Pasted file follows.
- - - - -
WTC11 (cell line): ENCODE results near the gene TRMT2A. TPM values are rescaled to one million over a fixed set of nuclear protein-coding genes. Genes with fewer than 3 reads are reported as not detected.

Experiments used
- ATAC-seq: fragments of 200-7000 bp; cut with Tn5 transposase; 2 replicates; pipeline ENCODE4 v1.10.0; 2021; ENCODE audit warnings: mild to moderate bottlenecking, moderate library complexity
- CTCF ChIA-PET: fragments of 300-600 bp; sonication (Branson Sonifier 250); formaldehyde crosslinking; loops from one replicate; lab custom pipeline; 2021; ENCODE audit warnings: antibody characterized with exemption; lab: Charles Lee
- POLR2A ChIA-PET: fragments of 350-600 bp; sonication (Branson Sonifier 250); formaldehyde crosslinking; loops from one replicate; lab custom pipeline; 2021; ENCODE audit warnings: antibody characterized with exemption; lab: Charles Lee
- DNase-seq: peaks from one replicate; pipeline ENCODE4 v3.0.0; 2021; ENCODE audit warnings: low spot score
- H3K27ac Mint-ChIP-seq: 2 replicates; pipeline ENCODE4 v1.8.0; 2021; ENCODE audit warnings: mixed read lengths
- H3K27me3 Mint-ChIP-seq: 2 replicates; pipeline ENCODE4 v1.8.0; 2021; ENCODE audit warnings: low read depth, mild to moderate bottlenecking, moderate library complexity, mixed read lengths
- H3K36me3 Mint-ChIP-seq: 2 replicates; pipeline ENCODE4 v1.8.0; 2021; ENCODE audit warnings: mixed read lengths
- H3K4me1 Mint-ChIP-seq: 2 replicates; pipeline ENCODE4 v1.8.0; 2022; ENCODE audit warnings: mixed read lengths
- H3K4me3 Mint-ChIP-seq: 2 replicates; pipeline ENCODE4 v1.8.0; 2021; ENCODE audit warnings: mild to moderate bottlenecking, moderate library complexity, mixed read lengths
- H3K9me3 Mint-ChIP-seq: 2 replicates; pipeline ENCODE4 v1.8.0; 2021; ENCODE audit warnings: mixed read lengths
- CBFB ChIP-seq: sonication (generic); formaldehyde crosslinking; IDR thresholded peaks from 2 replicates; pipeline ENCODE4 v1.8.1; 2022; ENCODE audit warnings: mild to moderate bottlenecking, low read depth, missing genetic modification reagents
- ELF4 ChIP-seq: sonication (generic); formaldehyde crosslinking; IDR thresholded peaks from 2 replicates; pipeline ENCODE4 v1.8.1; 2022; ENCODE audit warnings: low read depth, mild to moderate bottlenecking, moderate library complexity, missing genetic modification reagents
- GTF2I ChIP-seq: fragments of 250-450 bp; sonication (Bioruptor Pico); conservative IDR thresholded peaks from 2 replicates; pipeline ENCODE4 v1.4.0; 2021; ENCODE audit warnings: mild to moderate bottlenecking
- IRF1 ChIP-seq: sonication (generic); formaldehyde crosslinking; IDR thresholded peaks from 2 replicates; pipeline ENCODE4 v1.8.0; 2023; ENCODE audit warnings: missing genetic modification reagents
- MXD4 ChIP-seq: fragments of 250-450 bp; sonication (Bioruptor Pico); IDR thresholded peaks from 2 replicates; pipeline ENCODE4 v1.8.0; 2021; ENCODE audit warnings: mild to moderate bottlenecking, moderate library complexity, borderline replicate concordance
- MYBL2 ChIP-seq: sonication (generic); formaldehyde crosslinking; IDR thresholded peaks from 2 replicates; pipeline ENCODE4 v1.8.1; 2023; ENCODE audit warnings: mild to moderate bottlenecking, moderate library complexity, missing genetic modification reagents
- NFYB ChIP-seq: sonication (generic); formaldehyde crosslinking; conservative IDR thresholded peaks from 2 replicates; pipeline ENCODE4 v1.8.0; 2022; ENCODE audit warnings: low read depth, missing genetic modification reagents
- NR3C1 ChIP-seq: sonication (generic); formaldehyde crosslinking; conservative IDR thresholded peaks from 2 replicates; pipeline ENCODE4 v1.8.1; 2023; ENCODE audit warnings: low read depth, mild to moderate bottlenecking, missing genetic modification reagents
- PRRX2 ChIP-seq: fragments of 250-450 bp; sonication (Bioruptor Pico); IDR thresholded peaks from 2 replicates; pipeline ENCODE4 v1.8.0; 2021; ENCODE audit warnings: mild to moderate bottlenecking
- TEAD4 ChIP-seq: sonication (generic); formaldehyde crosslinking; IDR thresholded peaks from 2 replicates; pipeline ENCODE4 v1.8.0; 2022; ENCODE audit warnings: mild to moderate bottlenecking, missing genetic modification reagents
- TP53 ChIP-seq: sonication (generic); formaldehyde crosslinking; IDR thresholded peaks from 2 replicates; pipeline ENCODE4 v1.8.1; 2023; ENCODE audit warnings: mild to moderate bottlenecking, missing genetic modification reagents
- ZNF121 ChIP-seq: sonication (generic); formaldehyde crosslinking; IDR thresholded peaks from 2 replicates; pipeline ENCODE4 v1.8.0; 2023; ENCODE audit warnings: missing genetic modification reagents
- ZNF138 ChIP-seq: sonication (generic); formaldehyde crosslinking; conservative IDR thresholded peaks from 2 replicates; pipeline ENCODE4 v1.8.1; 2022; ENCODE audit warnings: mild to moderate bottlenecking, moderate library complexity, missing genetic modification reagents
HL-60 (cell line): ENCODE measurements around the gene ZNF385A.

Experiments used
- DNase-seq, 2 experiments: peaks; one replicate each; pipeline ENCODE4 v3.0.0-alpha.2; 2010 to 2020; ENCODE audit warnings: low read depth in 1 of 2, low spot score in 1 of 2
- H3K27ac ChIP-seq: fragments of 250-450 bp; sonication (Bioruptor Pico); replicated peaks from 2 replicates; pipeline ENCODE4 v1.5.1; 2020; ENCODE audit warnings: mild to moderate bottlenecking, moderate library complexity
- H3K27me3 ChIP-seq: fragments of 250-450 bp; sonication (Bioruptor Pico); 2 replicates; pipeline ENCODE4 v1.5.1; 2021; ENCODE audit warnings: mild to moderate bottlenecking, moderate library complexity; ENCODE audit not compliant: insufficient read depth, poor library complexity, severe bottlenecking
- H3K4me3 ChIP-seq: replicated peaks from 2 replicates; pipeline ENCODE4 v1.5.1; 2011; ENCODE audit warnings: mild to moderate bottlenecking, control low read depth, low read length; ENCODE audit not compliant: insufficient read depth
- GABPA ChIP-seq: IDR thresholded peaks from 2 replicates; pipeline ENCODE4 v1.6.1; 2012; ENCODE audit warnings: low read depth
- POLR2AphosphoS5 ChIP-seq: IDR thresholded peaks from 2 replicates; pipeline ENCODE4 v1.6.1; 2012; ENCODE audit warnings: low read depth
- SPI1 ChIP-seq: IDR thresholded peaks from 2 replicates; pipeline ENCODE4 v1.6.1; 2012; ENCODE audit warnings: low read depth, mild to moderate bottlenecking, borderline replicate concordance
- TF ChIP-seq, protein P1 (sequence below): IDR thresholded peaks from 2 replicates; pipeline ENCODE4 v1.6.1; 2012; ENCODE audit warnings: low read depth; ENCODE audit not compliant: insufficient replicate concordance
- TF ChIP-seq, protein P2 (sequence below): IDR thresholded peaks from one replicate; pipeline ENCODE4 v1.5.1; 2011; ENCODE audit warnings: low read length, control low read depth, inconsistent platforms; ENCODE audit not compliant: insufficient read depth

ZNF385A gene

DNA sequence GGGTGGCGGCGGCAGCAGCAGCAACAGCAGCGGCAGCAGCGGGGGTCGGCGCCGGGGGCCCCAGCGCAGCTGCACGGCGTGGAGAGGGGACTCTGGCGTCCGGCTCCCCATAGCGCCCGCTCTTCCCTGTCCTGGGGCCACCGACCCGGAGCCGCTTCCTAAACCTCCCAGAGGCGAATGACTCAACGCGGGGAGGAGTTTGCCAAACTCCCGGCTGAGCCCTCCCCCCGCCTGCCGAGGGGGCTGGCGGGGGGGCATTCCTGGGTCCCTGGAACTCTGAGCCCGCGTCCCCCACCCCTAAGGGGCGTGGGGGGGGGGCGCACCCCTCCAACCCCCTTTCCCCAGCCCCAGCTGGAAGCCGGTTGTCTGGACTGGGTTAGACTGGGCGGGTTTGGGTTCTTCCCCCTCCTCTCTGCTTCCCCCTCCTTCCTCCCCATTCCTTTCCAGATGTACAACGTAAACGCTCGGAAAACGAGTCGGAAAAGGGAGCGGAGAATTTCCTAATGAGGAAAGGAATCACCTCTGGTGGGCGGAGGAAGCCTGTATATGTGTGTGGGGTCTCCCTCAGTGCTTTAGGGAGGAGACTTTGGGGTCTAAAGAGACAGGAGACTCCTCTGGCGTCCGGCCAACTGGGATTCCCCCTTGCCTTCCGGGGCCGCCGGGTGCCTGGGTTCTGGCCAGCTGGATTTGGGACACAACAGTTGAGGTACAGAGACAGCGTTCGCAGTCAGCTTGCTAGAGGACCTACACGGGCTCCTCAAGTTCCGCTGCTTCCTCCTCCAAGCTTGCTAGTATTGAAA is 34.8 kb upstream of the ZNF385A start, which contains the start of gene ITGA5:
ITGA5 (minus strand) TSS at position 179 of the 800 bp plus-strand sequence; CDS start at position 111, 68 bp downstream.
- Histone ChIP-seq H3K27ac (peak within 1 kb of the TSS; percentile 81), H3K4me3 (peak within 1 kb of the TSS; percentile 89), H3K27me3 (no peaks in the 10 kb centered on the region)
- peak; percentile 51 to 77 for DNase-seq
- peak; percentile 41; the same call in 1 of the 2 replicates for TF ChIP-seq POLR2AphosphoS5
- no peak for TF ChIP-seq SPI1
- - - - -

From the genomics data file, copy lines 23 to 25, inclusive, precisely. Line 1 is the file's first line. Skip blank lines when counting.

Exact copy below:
- TP53 ChIP-seq: sonication (generic); formaldehyde crosslinking; IDR thresholded peaks from 2 replicates; pipeline ENCODE4 v1.8.1; 2023; ENCODE audit warnings: mild to moderate bottlenecking, missing genetic modification reagents
- ZNF121 ChIP-seq: sonication (generic); formaldehyde crosslinking; IDR thresholded peaks from 2 replicates; pipeline ENCODE4 v1.8.0; 2023; ENCODE audit warnings: missing genetic modification reagents
- ZNF138 ChIP-seq: sonication (generic); formaldehyde crosslinking; conservative IDR thresholded peaks from 2 replicates; pipeline ENCODE4 v1.8.1; 2022; ENCODE audit warnings: mild to moderate bottlenecking, moderate library complexity, missing genetic modification reagents